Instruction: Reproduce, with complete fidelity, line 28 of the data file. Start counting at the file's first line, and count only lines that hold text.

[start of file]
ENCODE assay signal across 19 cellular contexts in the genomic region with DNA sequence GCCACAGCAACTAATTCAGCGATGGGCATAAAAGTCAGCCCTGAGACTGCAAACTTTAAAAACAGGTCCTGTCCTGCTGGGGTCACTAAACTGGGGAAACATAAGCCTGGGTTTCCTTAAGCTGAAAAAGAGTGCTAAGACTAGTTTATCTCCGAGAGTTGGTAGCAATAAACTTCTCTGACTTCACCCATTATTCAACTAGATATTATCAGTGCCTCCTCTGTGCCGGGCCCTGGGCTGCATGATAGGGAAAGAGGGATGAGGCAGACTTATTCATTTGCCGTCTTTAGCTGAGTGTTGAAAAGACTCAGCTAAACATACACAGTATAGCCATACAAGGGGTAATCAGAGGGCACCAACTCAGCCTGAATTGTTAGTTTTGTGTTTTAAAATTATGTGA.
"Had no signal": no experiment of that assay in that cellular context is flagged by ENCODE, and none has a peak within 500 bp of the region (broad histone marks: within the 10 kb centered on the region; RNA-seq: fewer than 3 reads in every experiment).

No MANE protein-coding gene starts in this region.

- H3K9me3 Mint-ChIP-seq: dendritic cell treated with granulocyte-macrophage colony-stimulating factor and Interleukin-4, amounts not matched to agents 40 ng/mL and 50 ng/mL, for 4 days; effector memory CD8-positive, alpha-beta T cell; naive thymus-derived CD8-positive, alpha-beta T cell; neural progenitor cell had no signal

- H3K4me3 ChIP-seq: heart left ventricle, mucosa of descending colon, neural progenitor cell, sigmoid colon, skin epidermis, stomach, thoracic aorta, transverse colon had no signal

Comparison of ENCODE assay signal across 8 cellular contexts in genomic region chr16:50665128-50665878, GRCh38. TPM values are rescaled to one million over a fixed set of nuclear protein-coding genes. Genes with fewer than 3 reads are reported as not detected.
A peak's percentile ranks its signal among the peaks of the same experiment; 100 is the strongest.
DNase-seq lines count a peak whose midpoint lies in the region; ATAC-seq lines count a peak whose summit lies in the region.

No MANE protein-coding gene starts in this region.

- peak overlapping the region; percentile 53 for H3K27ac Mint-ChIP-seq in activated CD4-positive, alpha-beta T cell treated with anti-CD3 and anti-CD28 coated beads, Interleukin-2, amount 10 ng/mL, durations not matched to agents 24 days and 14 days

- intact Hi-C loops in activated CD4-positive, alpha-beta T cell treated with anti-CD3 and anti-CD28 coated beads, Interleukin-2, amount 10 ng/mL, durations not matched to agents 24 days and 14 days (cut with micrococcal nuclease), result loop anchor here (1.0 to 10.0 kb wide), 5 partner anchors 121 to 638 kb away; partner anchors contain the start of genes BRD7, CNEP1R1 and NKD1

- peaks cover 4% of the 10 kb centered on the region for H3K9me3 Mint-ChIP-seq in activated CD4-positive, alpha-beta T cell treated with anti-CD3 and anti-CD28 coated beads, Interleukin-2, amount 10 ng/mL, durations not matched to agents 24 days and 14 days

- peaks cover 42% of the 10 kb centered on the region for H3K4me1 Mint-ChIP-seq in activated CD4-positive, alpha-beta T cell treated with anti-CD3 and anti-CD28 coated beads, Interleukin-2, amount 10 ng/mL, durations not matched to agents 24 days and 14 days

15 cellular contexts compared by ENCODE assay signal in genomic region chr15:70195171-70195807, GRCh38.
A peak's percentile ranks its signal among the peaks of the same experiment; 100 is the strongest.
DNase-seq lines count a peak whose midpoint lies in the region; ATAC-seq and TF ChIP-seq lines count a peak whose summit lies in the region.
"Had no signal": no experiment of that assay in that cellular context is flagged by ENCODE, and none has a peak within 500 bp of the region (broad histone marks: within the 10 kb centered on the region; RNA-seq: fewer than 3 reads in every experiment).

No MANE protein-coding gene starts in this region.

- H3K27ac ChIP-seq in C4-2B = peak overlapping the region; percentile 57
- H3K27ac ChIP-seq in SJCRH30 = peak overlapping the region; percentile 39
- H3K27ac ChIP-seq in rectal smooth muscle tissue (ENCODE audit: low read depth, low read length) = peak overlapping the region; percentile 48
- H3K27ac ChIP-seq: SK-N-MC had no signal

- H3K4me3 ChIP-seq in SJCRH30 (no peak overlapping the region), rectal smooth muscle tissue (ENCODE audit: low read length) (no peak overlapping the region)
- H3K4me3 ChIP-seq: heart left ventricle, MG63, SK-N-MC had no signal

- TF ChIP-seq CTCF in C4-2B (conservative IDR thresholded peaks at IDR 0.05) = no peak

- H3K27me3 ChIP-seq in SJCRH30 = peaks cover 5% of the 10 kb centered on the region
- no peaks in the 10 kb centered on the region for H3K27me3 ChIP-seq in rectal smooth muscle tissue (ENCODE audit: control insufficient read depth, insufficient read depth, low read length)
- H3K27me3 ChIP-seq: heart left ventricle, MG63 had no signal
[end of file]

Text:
- H3K27me3 ChIP-seq: heart left ventricle, MG63 had no signal